Gore

Time Out Ratings :

<strong>Rating: </strong>5/5

The front covers of Gore’s first two albums—a sword impaling a pig’s ventricle, a butcher knife resting on a worn steel slab—couldn’t be more fitting. Although it might seem laughably macho in the hands of lesser performers, the stern imagery is actually a brilliant metaphor for the eccentric Dutch power trio’s cold and rigid M.O. Underappreciated during the band’s 1985–97 lifespan, the music inside those intimidating jackets would deeply scar future generations of math-rockers, doom-metalers and loud, genre-bending lugs—e.g., Don Caballero, Sunn O))), Pelican and the like.

In light of this posthumous notoriety, Southern Lord has released an expanded double-CD package (plus deluxe vinyl) of Gore’s maiden LPs, 1986’s Hart Gore and 1987’s Mean Man’s Dream. From the opening throb of “Extirpation” to the final lunge of “Out for Sex,” the group slows down repetitive, instrumental hardcore to a staggered, oppressive pummel, while heightening the intensity with meaty riffs and spurts of arty abrasiveness.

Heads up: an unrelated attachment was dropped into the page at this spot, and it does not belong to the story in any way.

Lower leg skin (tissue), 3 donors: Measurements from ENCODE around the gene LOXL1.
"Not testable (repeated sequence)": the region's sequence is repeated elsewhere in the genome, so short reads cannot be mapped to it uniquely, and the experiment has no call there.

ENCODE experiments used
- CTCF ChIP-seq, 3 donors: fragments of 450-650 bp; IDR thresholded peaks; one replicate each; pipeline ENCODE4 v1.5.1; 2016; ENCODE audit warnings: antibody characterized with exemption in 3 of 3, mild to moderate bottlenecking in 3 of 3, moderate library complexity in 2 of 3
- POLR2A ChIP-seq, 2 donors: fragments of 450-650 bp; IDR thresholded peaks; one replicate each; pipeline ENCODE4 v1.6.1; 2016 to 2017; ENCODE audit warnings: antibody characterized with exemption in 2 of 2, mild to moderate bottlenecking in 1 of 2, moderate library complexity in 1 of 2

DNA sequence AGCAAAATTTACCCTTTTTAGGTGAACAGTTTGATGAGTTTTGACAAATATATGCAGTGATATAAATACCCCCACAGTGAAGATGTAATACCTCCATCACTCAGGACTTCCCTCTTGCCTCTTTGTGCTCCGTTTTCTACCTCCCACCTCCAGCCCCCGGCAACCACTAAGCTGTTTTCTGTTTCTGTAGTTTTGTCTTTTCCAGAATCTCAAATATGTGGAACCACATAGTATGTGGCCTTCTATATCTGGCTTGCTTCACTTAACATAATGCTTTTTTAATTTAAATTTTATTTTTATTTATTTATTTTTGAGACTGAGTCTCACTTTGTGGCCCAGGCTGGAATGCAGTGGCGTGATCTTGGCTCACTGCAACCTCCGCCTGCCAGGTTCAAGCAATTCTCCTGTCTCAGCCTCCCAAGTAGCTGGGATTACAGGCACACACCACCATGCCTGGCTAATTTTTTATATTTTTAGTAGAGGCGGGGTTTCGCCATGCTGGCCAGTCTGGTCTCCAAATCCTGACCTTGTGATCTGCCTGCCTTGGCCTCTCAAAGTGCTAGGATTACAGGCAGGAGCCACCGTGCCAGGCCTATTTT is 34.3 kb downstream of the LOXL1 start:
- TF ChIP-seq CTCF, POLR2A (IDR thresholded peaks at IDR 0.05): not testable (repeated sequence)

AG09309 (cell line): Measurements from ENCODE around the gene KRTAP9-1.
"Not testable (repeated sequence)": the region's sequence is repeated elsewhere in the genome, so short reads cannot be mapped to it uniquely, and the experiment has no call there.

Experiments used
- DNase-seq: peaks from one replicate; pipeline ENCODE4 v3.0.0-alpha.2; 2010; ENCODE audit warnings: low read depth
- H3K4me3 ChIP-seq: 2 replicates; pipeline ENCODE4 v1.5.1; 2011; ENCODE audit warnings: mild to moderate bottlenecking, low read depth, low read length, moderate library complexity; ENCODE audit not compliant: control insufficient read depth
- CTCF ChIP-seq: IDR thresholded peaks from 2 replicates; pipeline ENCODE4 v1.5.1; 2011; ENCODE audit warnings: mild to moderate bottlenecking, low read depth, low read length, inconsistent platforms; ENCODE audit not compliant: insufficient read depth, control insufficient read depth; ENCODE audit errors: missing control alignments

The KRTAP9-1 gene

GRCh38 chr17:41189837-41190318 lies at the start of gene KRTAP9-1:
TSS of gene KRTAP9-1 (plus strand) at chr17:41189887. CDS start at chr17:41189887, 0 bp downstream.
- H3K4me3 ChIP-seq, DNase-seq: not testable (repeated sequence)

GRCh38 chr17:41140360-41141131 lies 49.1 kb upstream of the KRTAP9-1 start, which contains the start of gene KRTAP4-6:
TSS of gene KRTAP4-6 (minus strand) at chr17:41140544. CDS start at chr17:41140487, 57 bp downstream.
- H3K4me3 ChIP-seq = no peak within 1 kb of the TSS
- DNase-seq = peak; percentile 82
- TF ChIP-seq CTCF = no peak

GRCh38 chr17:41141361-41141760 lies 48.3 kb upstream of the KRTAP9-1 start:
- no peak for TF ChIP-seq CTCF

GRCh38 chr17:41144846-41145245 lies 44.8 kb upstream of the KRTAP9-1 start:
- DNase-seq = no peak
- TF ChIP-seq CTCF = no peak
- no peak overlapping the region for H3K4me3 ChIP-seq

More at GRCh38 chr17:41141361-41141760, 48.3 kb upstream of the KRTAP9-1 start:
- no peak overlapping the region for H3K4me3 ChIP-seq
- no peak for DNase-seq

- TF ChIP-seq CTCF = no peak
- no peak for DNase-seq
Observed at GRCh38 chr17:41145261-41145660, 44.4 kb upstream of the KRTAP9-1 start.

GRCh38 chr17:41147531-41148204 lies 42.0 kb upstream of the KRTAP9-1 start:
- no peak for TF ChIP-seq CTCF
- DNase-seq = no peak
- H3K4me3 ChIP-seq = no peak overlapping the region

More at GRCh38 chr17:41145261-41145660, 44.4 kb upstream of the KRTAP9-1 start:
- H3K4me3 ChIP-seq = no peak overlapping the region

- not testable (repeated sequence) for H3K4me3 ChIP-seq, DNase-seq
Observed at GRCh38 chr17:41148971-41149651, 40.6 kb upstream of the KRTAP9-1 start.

Pieter De Sury’s shearing, punk-Sabbath guitar and Danny Arnold Lommen’s concussive drums erase the need for distracting niceties such as vocals, solos, emotional range and breathing room. Bassist and torchbearer Rob Frey (a.k.a. Marij Hel) has ingeniously sliced away the garish excess that often weakens similarly heavy endeavors, leaving behind only a minimalist lockstep of pure rhythm. Sure, the unrelenting bludgeoning is cruelly monotonous, but that’s precisely the point; every lean, unsmiling thrust coalesces into a holistic masterpiece of single-minded aggression.

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Hart Gore / Mean Man’s Dream (Southern Lord)